Uniform TitleWater use and summer stress tolerance mechanisms for creeping bentgrass and Kentucky bluegrass
NameMcCann, Stephen E. (author), Huang, Bingru (chair), Gianfagna, Tom (internal member), Bonos, Stacy (internal member), Baird, James (outside member), Rutgers University, Graduate School - New Brunswick,
Creeping bentgrass--Effects of stress on,
Creeping bentgrass--Drought tolerance,
Kentucky bluegrass--Effects of stress on,
Kentucky bluegrass--Drought tolerance,
Turfgrass--Effects of stress on
DescriptionCreeping bentgrass (Agrostis stoloniferia) and Kentucky bluegrass (Poa Pratensis L.) are two widely-used cool-season grasses grown extensively in northern regions of the United States. Creeping bentgrass is primarily used on golf courses, while Kentucky bluegrass has extensive uses in both home lawns and sports fields. Each of these areas of use are coming under increased scrutiny in regards to water management and conservation. Communities are increasingly putting greater restrictions on both the amount and type of water that can be used for irrigating golf courses, sports fields, and home lawns. The focus of our project was to develop a greater understanding of these grasses' water use, as a way to establish ideal water management practices. The field portion of the project focused on irrigation frequency as applied to three bentgrass species maintained as golf course fairways. Results suggested that reducing frequency and watering one or two times per week, while still replacing 100% of evapotranspiration (ET), produced equivalent, if not improved turf quality, and actually held water deeper in the soil profile, reducing evaporation losses to the atmosphere. In addition to the field portion of the project, experiments were conducted in growth chambers evaluating both creeping bentgrass and Kentucky bluegrass physiological responses to drought and summer stress. Specific findings suggested that exfoliar application of abscisic acid (ABA) or trinexapac-ethyl, a giberrelin inhibitor, significantly improved plant drought tolerance. Further research evaluated genotypic variation between varieties of these species, suggesting that both tolerance and avoidance traits are employed to protect plant physiological function under water deficit.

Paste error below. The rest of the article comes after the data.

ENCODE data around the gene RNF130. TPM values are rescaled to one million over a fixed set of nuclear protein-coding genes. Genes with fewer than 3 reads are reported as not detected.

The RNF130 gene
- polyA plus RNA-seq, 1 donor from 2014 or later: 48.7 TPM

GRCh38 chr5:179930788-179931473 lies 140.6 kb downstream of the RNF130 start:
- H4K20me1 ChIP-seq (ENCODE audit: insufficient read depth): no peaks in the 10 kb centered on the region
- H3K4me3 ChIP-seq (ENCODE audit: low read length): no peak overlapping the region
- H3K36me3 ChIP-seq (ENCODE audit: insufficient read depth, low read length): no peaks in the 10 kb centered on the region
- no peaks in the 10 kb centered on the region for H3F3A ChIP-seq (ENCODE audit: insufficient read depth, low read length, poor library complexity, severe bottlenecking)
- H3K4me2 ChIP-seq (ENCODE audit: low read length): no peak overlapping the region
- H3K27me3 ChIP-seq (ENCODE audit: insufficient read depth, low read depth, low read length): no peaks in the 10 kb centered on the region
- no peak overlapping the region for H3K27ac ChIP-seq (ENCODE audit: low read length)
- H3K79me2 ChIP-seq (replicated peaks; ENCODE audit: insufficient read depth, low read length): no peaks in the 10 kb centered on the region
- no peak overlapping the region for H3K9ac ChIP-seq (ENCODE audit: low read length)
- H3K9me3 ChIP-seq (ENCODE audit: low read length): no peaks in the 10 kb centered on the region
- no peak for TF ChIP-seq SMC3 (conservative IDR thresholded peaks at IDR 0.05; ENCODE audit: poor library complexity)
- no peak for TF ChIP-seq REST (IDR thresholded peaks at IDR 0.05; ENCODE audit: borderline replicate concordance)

NoteIncludes bibliographical references.
CollectionGraduate School - New Brunswick Electronic Theses and Dissertations
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